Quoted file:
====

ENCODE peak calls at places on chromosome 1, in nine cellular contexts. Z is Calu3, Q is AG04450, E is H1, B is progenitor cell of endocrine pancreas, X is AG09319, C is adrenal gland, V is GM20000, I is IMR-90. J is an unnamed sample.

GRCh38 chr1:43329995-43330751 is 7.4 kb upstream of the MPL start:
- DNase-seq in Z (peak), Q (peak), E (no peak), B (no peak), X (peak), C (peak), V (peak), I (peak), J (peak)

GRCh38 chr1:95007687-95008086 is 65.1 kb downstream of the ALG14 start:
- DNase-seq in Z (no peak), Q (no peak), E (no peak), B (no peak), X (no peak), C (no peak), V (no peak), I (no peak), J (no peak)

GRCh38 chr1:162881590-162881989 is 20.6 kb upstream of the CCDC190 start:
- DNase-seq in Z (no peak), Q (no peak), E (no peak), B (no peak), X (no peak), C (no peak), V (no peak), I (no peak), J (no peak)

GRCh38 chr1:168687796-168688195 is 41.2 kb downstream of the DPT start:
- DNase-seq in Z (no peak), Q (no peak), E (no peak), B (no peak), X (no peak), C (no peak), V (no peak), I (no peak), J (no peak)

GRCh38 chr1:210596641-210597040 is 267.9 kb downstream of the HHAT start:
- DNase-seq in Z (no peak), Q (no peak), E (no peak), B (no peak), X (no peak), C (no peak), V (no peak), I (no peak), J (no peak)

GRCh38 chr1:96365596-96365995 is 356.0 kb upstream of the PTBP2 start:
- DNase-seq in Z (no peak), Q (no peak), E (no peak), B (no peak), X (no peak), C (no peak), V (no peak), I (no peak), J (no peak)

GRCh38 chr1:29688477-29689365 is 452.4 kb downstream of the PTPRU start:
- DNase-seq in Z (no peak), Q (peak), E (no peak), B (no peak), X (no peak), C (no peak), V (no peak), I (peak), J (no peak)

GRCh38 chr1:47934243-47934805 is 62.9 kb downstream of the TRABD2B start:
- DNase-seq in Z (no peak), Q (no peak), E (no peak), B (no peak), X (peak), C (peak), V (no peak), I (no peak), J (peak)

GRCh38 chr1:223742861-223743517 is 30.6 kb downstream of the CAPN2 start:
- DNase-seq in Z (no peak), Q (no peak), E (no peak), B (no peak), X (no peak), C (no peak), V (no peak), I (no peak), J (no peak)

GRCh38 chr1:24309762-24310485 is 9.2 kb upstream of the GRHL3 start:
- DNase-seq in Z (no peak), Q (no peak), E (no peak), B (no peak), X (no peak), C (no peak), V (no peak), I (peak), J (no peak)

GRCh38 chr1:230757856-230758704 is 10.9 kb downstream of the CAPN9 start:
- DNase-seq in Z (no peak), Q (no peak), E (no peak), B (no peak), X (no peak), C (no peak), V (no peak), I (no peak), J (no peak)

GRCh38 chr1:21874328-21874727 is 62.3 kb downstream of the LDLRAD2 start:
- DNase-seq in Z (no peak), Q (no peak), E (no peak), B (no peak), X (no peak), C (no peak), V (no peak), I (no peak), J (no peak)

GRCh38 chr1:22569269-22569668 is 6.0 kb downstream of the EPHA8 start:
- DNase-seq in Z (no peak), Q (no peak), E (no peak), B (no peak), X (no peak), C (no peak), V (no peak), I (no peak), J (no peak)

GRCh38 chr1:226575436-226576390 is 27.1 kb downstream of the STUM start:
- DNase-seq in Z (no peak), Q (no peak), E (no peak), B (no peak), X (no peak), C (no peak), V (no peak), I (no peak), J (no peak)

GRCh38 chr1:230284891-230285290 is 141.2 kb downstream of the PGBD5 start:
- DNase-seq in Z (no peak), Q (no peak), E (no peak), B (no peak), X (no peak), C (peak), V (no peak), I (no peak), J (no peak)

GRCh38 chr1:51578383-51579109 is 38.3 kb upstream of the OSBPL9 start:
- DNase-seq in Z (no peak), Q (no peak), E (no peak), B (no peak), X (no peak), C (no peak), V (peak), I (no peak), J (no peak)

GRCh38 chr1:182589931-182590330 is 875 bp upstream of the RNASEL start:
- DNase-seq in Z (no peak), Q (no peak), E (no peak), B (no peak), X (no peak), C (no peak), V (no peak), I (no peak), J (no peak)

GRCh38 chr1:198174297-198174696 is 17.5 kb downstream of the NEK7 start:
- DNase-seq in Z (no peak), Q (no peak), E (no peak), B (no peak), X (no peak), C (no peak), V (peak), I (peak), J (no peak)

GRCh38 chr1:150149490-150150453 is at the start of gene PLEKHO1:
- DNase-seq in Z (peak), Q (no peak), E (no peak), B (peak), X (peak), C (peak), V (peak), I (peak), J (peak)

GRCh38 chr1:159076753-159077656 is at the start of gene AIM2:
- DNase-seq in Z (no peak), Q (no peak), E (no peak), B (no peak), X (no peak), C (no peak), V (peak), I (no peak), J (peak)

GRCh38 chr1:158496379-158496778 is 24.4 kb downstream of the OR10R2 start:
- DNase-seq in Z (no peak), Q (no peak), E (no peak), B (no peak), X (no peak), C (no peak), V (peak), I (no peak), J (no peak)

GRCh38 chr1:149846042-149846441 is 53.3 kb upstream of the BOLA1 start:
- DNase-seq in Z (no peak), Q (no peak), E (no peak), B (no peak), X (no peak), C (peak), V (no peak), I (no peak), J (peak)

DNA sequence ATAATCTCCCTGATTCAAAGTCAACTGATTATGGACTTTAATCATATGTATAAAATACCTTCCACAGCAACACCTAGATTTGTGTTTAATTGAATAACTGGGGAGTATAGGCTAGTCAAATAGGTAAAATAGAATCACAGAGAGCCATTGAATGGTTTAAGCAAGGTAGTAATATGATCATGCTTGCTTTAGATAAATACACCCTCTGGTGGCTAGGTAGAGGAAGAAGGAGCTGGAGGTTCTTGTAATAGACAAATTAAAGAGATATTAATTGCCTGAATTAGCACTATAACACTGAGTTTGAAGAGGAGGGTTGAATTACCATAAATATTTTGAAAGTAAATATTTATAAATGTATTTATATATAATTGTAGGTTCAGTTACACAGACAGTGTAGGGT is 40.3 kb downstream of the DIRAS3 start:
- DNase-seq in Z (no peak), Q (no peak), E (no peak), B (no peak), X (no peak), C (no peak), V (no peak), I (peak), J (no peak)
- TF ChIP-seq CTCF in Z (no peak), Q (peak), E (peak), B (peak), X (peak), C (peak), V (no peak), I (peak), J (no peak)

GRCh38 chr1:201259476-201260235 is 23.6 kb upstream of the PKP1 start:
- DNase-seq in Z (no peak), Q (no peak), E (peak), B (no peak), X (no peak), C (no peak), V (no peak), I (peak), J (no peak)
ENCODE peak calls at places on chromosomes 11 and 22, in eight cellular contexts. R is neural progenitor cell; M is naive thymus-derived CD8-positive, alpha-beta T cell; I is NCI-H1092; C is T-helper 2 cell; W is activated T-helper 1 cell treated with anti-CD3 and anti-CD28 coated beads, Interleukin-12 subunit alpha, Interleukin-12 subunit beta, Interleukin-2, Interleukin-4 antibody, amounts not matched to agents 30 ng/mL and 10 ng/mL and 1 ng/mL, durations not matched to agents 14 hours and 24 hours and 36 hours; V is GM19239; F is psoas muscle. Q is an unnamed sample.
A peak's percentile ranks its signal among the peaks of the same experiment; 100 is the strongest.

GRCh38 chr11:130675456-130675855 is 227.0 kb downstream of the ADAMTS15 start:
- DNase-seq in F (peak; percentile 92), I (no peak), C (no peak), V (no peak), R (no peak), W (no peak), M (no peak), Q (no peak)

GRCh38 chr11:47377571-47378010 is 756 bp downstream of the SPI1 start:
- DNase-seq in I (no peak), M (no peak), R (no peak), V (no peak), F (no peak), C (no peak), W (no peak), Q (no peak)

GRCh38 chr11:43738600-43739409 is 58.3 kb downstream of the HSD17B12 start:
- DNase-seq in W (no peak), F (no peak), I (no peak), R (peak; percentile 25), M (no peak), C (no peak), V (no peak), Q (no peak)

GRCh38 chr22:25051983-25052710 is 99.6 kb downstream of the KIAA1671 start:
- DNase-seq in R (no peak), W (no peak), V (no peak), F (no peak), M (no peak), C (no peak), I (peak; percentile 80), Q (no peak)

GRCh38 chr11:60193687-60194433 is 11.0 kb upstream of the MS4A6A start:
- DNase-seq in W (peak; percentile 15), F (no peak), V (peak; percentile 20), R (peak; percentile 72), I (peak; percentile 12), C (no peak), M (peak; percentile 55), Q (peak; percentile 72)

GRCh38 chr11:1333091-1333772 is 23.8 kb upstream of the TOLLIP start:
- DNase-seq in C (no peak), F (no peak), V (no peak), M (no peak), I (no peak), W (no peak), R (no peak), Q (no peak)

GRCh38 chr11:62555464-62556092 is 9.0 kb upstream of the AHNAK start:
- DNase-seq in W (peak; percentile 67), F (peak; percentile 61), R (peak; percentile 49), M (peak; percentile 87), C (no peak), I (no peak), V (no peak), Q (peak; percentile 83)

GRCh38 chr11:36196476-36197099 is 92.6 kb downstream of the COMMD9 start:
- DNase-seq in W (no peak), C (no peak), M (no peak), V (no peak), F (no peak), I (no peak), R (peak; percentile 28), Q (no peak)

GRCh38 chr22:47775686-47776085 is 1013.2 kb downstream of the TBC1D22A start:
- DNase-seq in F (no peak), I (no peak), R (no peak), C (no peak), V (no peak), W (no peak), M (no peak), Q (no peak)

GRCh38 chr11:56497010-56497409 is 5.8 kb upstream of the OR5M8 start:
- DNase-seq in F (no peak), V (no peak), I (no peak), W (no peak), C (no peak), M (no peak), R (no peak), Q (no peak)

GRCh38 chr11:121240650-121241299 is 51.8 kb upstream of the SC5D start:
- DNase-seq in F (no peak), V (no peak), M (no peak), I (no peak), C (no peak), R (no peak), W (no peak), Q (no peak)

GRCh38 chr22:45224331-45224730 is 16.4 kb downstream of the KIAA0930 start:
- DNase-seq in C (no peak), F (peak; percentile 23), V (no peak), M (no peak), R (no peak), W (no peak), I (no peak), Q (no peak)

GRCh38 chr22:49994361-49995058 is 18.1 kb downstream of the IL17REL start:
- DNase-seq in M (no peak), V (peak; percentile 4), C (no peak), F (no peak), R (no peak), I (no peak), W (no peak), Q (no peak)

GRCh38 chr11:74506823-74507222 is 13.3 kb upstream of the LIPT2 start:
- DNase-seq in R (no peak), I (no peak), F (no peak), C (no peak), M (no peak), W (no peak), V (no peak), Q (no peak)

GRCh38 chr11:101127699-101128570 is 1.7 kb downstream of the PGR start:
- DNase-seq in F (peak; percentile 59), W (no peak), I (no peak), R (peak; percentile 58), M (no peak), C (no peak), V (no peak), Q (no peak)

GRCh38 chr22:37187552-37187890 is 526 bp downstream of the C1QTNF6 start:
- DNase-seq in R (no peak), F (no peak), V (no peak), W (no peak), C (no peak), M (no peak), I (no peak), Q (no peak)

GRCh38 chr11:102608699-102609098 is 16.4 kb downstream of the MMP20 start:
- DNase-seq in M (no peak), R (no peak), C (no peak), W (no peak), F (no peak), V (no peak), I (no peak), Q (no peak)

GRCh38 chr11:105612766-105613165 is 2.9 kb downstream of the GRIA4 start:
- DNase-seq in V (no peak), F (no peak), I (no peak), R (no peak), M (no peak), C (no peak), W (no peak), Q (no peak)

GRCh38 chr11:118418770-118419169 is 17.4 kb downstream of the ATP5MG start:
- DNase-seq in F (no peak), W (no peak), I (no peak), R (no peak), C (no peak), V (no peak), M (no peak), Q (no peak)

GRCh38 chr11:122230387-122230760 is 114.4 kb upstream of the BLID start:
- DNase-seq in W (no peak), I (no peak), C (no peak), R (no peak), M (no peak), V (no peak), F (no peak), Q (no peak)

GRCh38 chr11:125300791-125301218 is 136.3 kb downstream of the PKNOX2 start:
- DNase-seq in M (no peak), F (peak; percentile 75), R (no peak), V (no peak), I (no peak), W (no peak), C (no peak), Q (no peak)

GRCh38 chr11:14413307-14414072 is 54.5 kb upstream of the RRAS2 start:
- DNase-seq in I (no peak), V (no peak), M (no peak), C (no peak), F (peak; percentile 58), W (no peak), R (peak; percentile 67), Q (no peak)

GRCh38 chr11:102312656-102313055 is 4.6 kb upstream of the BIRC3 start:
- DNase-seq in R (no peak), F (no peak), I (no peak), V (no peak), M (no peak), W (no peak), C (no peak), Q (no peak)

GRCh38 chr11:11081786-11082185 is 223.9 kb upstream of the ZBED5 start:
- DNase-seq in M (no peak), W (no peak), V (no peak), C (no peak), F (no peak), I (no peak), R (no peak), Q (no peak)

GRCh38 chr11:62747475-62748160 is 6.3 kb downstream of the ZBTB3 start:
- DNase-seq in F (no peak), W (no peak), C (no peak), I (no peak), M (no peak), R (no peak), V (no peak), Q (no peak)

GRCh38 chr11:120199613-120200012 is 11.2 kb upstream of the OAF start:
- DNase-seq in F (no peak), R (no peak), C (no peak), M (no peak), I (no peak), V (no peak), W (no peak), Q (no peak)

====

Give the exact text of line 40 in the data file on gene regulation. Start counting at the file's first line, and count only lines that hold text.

GRCh38 chr1:159076753-159077656 is at the start of gene AIM2: